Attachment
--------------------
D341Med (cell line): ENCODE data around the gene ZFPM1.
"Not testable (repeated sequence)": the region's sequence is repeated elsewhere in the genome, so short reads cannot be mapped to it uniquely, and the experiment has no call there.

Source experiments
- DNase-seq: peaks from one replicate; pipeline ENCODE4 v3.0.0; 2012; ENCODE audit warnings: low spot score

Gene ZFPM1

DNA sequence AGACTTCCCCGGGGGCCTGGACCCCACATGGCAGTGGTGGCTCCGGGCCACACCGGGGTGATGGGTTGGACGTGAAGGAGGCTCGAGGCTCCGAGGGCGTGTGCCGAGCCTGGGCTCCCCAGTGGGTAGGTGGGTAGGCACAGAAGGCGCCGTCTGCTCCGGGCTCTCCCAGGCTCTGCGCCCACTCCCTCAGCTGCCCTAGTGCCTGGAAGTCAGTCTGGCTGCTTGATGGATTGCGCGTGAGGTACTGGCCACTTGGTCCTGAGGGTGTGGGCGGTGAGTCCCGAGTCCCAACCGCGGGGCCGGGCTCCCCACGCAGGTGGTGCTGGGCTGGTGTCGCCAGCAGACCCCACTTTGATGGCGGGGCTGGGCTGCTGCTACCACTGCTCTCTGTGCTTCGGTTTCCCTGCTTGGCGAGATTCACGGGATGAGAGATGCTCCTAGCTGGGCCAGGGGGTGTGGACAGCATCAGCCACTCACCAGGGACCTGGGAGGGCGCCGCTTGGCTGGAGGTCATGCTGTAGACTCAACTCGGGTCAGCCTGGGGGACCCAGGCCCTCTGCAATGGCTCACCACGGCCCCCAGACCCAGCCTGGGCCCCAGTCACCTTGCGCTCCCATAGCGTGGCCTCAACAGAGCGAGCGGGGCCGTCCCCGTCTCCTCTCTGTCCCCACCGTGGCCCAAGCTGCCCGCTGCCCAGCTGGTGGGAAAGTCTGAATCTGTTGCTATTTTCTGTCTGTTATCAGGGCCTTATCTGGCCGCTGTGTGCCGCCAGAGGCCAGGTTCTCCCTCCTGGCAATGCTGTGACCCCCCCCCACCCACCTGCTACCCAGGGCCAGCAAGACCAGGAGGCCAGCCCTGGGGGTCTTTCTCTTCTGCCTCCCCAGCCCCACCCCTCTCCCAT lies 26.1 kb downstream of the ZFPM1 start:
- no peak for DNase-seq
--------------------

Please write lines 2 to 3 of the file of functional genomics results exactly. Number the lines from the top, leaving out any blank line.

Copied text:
"Not testable (repeated sequence)": the region's sequence is repeated elsewhere in the genome, so short reads cannot be mapped to it uniquely, and the experiment has no call there.

Source experiments